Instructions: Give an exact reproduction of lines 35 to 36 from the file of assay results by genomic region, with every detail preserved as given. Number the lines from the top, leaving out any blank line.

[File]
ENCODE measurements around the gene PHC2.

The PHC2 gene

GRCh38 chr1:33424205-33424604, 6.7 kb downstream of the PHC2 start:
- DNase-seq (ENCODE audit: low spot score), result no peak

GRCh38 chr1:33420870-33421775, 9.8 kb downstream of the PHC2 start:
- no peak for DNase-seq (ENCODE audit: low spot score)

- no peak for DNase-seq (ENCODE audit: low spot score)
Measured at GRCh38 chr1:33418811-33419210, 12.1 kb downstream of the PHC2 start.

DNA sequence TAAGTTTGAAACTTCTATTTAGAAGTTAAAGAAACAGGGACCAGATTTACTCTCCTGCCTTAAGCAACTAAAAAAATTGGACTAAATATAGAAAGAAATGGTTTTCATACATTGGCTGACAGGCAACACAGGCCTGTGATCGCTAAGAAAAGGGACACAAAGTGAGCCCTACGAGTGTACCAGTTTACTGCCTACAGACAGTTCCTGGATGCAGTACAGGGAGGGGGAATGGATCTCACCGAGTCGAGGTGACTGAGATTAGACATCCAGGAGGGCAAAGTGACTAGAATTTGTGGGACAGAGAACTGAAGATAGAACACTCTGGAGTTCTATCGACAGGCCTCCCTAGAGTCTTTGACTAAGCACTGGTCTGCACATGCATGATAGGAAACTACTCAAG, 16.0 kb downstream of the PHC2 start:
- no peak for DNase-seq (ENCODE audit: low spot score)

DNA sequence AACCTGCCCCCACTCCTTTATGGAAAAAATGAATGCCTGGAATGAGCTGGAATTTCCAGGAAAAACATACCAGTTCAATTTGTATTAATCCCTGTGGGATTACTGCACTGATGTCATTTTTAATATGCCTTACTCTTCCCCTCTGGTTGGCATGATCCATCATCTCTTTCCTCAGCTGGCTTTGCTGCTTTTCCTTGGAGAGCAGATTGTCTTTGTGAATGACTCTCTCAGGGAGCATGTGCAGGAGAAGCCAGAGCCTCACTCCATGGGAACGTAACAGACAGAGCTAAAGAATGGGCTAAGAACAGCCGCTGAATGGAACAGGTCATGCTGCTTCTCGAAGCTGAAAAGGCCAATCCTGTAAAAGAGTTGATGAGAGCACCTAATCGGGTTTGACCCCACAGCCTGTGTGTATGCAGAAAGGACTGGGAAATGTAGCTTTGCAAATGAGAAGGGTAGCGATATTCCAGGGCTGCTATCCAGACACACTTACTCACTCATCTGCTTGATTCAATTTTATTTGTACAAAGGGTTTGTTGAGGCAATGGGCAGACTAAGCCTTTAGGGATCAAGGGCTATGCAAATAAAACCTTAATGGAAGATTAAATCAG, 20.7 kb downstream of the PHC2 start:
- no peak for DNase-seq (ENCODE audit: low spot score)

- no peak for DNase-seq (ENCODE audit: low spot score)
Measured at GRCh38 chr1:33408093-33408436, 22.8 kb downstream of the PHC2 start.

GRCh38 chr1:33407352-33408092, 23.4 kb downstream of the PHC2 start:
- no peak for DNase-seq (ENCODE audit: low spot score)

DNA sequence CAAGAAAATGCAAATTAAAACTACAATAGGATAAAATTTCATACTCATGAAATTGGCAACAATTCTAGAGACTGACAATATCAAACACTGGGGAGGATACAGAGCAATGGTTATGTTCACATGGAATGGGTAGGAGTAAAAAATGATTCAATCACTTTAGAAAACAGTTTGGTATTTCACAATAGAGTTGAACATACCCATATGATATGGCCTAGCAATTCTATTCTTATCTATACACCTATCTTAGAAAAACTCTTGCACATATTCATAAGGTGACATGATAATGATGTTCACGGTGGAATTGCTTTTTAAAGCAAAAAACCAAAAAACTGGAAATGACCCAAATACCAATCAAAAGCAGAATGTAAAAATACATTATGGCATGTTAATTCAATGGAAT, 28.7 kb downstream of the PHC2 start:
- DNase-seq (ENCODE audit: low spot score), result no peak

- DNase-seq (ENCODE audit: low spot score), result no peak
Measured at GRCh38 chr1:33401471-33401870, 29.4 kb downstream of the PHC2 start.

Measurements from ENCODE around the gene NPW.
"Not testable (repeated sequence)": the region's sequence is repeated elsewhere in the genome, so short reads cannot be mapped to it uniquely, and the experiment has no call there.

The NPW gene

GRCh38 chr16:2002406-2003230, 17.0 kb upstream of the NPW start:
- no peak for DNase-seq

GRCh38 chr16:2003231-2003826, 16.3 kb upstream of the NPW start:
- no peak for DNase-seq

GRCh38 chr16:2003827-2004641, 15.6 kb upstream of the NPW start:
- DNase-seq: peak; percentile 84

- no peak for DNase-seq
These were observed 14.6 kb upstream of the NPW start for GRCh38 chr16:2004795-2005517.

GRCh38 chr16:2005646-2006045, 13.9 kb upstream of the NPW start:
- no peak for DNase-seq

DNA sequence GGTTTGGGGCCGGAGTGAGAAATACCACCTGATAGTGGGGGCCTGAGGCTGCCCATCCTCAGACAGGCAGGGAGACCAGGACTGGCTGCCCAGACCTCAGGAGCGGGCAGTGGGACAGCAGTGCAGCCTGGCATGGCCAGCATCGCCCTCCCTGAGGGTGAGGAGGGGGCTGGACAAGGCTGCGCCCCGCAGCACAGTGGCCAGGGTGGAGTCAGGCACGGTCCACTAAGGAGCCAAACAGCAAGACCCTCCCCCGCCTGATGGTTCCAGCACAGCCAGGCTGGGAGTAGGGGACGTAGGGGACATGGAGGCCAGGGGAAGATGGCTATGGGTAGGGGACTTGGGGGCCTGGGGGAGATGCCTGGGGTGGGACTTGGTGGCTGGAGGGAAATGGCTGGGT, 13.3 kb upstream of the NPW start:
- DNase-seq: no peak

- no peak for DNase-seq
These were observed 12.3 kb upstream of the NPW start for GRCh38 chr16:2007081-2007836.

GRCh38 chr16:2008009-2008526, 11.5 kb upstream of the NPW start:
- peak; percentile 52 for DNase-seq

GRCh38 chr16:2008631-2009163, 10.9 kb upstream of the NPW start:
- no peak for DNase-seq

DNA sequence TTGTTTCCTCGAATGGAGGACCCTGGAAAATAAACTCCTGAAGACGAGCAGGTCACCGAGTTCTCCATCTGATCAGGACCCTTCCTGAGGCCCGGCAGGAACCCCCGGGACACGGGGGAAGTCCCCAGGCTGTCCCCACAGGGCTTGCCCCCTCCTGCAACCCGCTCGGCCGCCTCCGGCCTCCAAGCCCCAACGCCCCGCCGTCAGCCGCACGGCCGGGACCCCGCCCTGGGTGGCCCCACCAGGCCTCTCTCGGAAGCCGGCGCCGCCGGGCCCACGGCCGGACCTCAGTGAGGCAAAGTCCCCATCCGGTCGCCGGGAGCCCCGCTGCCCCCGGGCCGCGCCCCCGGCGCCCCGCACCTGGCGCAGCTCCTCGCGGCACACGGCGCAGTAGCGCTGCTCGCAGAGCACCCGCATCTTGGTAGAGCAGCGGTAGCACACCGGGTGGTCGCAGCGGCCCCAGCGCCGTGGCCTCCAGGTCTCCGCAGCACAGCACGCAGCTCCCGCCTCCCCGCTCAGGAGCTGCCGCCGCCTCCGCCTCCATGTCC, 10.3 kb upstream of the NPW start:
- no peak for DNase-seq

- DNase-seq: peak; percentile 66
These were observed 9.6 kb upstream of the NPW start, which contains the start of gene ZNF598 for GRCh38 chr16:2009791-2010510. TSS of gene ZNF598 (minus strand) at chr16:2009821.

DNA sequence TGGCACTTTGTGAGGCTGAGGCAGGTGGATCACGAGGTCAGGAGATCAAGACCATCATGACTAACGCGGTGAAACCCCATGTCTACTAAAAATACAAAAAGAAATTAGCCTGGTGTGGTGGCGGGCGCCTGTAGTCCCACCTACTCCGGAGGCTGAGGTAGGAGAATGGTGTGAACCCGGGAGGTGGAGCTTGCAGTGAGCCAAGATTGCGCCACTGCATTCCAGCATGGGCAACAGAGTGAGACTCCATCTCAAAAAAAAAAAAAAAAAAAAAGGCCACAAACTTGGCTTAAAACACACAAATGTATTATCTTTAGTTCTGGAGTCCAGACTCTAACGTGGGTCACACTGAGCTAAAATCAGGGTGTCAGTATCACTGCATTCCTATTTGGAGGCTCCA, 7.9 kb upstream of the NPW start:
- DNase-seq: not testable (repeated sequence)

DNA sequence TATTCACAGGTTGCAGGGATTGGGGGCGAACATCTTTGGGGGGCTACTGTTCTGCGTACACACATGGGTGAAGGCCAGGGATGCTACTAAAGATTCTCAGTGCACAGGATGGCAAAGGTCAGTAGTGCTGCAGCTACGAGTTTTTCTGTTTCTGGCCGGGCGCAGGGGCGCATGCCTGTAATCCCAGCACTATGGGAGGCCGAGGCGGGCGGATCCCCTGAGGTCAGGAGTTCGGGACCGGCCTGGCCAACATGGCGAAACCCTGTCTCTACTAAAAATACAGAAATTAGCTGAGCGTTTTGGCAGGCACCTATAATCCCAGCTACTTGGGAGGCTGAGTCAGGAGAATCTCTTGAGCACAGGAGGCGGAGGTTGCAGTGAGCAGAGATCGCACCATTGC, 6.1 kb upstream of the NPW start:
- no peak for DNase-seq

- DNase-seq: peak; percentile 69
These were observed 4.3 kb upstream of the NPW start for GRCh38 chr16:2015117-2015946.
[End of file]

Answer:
- DNase-seq: no peak

- no peak for DNase-seq